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2014 - CEED Report: New oil frontiers: Investors’ guide to the oil sector in Sub-Saharan Africa

2014 - CEED Report: New oil frontiers: Investors’ guide to the oil sector in Sub-Saharan Africa

Executive summary

New oil frontiers: Investors’ guide to the oil sector in Sub-Saharan Africa

Africa is on the move, and so is the flow of oil unearthed on the continent. In recent years, the region has become a hot spot on the global map of oil discoveries, with dozens of investors rushing to tap into the crude wealth which is now estimated at 130 billion barrels. This is still not very much compared to the Middle East, but the recent frenzy clearly shows that Africa has certain virtues that investors worldwide cannot resist. The region is called an oil frontier for a reason, and, like a classic frontier, it remains relatively unexplored and unexploited, with opportunities abounding. The oil industry believes that at least another 100 billion barrels are only waiting to be discovered; to some experts this is only a conservative estimate. In recent years, license-awarding rounds have been announced more frequently, with more acreage to take than anywhere in the world.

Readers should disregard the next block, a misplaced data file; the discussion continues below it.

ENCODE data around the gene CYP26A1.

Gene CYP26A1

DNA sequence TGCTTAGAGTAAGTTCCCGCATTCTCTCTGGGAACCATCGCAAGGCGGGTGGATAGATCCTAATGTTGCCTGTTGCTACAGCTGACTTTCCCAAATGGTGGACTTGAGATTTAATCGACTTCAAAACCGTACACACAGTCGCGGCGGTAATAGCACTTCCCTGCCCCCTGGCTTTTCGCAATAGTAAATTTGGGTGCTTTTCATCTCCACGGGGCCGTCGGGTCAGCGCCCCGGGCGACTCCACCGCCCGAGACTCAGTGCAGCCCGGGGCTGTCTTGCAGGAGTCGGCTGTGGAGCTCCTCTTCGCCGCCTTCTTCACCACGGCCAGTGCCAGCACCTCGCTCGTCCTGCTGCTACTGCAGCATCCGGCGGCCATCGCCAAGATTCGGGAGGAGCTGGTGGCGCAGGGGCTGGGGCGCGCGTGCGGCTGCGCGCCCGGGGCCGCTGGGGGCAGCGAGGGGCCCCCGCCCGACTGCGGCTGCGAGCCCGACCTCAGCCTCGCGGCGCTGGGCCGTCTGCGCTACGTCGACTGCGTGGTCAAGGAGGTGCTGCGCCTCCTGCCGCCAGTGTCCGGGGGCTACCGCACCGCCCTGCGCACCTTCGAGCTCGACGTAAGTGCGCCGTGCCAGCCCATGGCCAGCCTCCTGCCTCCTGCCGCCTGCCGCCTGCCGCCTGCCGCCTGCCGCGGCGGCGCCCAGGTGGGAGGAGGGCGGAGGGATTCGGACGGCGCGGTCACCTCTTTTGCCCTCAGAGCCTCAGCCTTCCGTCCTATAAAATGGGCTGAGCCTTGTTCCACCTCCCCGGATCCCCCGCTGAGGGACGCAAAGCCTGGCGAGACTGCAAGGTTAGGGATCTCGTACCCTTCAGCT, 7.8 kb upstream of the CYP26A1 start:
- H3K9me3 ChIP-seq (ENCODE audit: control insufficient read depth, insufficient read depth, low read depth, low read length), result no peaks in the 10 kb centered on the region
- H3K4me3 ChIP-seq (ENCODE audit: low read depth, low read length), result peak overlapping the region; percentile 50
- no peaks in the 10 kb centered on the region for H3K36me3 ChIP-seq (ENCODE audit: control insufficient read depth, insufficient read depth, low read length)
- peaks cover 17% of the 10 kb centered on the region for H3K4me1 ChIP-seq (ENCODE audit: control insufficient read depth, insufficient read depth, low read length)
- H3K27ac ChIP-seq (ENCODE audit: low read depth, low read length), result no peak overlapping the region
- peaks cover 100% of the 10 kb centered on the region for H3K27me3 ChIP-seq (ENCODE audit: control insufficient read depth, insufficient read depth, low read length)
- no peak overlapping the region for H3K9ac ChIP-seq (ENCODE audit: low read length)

Oil has been flowing in Africa for decades, but recent events have shifted the petroleum sector’s development trajectory in many ways. Firstly, whereas West African oil used to be the region’s hallmark, now the tables have turned, and with recent oil discoveries in Uganda and Kenya, an oil bonanza is increasingly felt in the East. Having said that, as this report demonstrates, nearly half of Sub-Saharan Africa is now either producing oil or about to start production soon. Secondly, in historical terms it was oil supermajors, such as Shell or ExxonMobil, which set the rules of the game and regarded the region as their own exclusive playground. Today the majors are stepping back – both from upstream and downstream – and numerous “independents” such as Tullow Oil and Anadarko have joined the race, with plenty of projects to go around. Also, indigenous host National Oil Companies (NOC) are lining up to secure a larger share of the pie, and some, such as Sonangol, have become true heavy-weights. The industry itself has become increasingly more diverse in terms of nationality. Chinese, Indian, Malaysian, Brazilian and Russian companies are making inroads into the region in ways which make some Western companies’ efforts look rather pale. Things have changed dramatically on a technological front, as well. Whereas onshore and shallow water production were dominant modes of extraction in the past, now the industry has been constantly pushing frontiers further, with offshore deep and ultra-deep water, tarsands and heavy oil.